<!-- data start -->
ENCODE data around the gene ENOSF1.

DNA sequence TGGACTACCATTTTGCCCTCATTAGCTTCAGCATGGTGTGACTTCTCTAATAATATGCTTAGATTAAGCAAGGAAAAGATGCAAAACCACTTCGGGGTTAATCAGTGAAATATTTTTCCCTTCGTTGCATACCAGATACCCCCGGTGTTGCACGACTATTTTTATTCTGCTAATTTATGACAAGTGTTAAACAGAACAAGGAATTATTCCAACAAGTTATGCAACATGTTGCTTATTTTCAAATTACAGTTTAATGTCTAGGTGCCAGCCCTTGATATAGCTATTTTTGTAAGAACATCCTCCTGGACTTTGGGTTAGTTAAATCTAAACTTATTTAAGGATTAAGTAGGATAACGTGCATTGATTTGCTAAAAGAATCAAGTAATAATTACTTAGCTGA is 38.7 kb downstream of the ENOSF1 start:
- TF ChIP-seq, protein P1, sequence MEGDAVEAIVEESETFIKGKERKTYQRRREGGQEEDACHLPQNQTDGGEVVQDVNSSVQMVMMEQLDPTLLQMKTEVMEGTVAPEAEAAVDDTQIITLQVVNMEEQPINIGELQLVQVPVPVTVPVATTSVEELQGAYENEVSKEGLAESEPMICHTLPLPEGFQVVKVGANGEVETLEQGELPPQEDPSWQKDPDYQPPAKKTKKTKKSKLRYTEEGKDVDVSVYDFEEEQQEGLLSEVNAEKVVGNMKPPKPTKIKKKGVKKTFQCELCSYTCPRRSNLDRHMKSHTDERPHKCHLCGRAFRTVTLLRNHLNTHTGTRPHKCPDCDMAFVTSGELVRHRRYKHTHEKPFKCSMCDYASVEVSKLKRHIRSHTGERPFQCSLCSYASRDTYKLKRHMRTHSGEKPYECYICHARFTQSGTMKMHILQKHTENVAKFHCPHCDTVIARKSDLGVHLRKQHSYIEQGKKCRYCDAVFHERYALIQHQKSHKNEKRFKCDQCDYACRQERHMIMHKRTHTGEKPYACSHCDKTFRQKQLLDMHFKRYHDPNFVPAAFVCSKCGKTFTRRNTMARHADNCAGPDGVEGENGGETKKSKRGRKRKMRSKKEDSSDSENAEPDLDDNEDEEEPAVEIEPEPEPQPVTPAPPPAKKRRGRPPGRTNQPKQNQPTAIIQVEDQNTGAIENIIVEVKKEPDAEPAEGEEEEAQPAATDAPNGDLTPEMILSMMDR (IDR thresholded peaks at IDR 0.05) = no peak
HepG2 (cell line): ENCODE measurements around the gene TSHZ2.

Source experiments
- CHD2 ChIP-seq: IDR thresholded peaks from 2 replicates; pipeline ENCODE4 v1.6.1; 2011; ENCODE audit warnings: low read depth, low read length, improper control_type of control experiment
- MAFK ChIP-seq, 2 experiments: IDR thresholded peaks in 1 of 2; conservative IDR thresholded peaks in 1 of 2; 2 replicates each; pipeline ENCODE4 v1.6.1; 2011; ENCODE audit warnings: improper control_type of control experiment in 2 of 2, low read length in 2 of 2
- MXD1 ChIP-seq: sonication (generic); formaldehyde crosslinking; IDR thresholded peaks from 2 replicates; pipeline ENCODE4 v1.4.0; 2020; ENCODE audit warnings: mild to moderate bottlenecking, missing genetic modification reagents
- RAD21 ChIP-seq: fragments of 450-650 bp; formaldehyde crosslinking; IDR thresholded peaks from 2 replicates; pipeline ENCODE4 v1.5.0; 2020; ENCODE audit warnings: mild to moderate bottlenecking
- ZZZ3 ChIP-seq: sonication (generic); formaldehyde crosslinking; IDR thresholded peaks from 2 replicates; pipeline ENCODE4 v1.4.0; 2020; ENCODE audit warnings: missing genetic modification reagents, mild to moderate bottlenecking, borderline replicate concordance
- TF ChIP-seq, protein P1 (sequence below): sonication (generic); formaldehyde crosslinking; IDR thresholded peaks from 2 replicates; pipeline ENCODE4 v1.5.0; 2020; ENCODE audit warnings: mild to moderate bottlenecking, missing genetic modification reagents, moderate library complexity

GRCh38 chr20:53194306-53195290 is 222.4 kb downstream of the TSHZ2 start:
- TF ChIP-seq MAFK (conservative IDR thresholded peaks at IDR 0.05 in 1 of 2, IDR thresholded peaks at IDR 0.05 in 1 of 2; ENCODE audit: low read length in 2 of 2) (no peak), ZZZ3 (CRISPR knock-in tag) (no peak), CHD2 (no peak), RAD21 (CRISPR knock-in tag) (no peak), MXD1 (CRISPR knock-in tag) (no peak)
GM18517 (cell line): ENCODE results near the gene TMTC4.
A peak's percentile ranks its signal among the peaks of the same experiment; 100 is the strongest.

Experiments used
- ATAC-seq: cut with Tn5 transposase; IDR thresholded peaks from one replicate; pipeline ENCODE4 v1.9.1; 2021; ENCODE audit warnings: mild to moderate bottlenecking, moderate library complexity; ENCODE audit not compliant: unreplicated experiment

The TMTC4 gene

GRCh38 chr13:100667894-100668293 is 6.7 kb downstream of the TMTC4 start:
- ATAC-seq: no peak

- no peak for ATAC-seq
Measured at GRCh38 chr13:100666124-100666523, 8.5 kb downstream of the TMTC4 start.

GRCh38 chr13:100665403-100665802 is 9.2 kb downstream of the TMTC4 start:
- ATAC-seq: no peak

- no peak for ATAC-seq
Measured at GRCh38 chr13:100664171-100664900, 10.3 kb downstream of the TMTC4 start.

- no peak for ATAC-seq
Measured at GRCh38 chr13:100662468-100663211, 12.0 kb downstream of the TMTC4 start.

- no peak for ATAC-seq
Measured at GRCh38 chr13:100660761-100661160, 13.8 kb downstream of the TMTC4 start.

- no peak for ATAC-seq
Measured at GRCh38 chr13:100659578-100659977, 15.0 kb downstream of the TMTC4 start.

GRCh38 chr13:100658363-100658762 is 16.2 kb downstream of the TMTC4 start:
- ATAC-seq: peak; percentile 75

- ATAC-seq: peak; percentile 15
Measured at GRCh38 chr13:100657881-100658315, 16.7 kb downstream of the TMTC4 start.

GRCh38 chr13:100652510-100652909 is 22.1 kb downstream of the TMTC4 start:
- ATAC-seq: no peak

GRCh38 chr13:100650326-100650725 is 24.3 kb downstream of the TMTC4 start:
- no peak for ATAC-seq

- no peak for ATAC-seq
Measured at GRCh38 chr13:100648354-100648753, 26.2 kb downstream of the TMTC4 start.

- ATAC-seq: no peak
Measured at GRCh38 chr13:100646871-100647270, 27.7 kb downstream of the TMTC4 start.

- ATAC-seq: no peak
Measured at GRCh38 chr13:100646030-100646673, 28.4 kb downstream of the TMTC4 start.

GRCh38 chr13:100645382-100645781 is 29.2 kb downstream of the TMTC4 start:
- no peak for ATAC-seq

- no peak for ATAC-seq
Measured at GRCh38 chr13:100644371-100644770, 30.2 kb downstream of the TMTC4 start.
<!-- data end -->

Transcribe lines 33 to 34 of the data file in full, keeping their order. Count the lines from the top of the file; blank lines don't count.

GRCh38 chr13:100658363-100658762 is 16.2 kb downstream of the TMTC4 start:
- ATAC-seq: peak; percentile 75